Heat-evolved microalgal symbionts increase thermal bleaching tolerance of coral juveniles without a trade-off against growth

Quigley, Kate M., Alvarez-Roa, Carlos, Raina, Jean Baptiste, Pernice, Mathieu, and van Oppen, Madeleine J.H. (2023) Heat-evolved microalgal symbionts increase thermal bleaching tolerance of coral juveniles without a trade-off against growth. Coral Reefs, 42. pp. 1227-1232.

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Global climate change is threatening the persistence of coral reefs as associated summer heatwaves trigger the loss of microalgal endosymbionts (Symbiodiniaceae) from the coral tissues, or coral bleaching. We infected aposymbiotic juveniles of the coral Acropora tenuis with either wildtype (WT10) or heat-evolved (SS1 or SS8) Symbiodiniaceae strains Cladocopium proliferum (formerly referred to as Cladocopium goreaui and Cladocopium C1acro). After 10 months at 27 °C, SS8-juveniles were 2 × larger than SS1- or WT10-juveniles. In response to a simulated heatwave (31 °C for 41 days), the WT10-juveniles bleached and showed a decline in respiration while cell densities and respiration in both SS-juvenile groups remained unchanged compared to the controls. These results reveal that some heat-evolved strains can increase the bleaching tolerance of juvenile corals without a trade-off against growth. This response is opposite to the lower nutrient provisioning often reported for naturally thermotolerant Symbiodiniaceae (e.g. genus Durusdinium), thereby offering enhanced fitness to the host without the ecological consequences of diminished growth.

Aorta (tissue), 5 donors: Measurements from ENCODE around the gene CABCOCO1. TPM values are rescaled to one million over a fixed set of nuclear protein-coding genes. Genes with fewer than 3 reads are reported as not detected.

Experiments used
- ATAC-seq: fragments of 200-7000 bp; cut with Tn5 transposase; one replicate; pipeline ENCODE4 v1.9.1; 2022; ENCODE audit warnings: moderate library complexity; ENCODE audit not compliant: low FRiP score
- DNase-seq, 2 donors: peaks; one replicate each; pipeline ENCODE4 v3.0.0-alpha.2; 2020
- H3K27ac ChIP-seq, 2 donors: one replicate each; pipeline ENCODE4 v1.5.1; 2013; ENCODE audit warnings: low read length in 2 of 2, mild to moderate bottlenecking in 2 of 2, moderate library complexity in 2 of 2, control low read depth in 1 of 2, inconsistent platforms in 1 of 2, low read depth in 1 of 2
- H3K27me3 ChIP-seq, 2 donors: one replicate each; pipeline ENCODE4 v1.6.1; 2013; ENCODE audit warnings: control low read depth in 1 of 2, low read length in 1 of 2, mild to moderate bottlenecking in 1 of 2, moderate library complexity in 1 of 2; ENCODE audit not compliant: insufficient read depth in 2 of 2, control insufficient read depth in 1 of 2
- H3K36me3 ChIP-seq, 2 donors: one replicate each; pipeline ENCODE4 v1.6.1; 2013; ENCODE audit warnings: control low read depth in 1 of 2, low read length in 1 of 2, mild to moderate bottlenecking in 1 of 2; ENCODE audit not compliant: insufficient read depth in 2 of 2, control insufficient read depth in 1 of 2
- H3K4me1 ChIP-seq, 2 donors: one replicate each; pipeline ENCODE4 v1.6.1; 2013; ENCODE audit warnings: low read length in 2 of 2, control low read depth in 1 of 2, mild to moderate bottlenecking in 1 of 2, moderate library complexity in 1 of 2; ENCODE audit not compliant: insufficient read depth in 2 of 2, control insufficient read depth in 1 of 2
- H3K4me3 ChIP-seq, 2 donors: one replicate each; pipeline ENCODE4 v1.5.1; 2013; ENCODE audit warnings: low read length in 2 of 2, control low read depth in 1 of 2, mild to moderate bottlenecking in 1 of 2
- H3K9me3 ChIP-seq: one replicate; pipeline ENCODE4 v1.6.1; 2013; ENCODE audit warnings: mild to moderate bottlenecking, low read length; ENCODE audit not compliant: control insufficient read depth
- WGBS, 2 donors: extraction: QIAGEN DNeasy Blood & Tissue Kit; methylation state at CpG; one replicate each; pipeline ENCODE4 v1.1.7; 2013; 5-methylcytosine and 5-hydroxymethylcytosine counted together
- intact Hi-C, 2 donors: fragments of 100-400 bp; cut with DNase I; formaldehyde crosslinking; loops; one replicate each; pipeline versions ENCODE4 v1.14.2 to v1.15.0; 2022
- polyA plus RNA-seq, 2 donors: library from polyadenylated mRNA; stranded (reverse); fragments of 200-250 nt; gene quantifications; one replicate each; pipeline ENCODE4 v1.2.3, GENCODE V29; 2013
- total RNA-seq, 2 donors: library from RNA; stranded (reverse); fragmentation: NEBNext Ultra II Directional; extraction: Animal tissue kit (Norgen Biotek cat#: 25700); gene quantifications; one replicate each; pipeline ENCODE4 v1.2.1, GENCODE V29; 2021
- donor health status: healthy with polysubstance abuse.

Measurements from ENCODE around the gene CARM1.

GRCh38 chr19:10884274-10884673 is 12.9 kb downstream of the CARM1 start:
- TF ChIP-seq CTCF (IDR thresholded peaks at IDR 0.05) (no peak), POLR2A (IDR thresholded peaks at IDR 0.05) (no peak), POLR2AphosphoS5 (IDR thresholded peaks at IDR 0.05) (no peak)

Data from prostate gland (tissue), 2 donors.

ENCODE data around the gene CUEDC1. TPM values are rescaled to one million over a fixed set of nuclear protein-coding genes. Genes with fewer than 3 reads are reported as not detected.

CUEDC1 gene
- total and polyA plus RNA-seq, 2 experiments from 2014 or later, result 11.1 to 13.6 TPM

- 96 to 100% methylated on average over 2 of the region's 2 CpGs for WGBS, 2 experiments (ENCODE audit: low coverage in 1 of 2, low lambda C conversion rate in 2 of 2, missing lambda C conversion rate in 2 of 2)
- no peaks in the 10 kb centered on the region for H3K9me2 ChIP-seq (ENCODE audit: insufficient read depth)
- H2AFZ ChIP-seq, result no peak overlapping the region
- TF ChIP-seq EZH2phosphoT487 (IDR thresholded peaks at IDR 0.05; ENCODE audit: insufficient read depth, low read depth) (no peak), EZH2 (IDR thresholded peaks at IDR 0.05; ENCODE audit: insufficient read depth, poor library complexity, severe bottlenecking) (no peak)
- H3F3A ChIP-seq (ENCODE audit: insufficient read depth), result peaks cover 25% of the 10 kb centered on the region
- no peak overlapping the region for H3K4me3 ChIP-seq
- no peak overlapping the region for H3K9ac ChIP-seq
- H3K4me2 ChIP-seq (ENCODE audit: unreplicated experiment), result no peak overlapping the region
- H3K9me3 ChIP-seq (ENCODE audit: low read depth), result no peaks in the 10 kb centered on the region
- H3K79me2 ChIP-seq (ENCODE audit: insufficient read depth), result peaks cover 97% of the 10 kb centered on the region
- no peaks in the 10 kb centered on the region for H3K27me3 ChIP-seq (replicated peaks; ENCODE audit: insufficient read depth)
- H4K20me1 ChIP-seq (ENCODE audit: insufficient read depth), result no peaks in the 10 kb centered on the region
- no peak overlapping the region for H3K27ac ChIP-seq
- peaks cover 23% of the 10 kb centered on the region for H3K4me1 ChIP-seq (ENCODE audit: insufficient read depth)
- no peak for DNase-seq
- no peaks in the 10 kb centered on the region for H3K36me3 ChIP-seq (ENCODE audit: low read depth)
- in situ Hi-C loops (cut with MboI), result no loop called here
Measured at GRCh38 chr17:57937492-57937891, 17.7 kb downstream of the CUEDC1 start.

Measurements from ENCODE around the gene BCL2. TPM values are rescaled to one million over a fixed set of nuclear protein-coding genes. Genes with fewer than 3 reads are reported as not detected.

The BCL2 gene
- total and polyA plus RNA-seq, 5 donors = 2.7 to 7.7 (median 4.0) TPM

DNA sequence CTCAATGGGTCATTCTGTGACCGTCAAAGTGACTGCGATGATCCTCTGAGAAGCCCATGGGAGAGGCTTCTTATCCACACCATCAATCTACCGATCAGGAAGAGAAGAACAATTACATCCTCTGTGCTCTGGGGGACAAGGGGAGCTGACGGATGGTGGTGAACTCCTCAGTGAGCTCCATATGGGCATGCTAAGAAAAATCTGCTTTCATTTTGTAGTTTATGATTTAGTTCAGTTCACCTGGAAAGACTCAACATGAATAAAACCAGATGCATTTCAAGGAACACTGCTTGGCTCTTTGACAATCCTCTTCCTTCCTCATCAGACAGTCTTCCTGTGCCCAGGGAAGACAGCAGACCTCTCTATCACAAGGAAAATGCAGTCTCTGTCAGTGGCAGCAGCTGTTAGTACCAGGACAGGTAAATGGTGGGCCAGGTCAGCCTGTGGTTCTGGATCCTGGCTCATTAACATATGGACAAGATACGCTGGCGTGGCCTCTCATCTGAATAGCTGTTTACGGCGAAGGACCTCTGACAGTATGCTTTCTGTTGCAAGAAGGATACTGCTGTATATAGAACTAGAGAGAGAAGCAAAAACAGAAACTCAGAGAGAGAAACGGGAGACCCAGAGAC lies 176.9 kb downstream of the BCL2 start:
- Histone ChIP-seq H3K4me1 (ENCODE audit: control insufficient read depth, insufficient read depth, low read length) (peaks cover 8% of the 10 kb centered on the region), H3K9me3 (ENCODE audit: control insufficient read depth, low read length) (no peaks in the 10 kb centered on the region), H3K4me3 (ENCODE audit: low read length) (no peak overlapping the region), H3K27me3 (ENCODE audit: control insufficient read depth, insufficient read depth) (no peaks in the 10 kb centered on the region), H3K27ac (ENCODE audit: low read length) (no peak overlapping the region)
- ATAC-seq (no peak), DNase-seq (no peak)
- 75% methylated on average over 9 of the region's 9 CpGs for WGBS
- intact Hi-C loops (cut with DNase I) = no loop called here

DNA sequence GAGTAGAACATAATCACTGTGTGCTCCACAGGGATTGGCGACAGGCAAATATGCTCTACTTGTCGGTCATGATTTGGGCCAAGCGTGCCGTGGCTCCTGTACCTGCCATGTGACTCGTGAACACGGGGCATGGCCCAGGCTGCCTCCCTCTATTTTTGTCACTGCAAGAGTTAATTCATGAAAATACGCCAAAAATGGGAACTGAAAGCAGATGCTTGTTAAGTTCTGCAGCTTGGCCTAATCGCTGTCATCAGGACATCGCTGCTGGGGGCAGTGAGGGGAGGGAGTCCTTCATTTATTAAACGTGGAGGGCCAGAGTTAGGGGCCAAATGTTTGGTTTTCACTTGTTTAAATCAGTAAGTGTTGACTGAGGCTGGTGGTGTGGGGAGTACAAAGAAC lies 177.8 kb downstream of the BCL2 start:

Item ID: 80922
Item Type: Article (Research - C1)
ISSN: 1432-0975
Keywords: Assisted evolution, Carbon assimilation, Coral reefs, Experimental evolution, Restoration, Symbiosis
Copyright Information: © The Author(s) 2023. Open Access This article is licensed under a Creative Commons Attribution 4.0 International License, which permits use, sharing, adaptation, distribution and reproduction in any medium or format, as long as you give appropriate credit to the original author(s) and the source, provide a link to the Creative Commons licence, and indicate if changes were made. The images or other third party material in this article are included in the article's Creative Commons licence, unless indicated otherwise in a credit line to the material. If material is not included in the article's Creative Commons licence and your intended use is not permitted by statutory regulation or exceeds the permitted use, you will need to obtain permission directly from the copyright holder. To view a copy of this licence, visit http://creativecommons.org/licenses/by/4.0/.
Funders: Australian Research Council (ARC)
Projects and Grants: ARC Laureate Fellowship FL180100036, ARC DECRA Fellowship DE230100284
Date Deposited: 14 Feb 2024 02:46
FoR Codes: 41 ENVIRONMENTAL SCIENCES > 4101 Climate change impacts and adaptation > 410102 Ecological impacts of climate change and ecological adaptation @ 50%
31 BIOLOGICAL SCIENCES > 3107 Microbiology > 310703 Microbial ecology @ 50%
SEO Codes: 18 ENVIRONMENTAL MANAGEMENT > 1805 Marine systems and management > 180504 Marine biodiversity @ 100%
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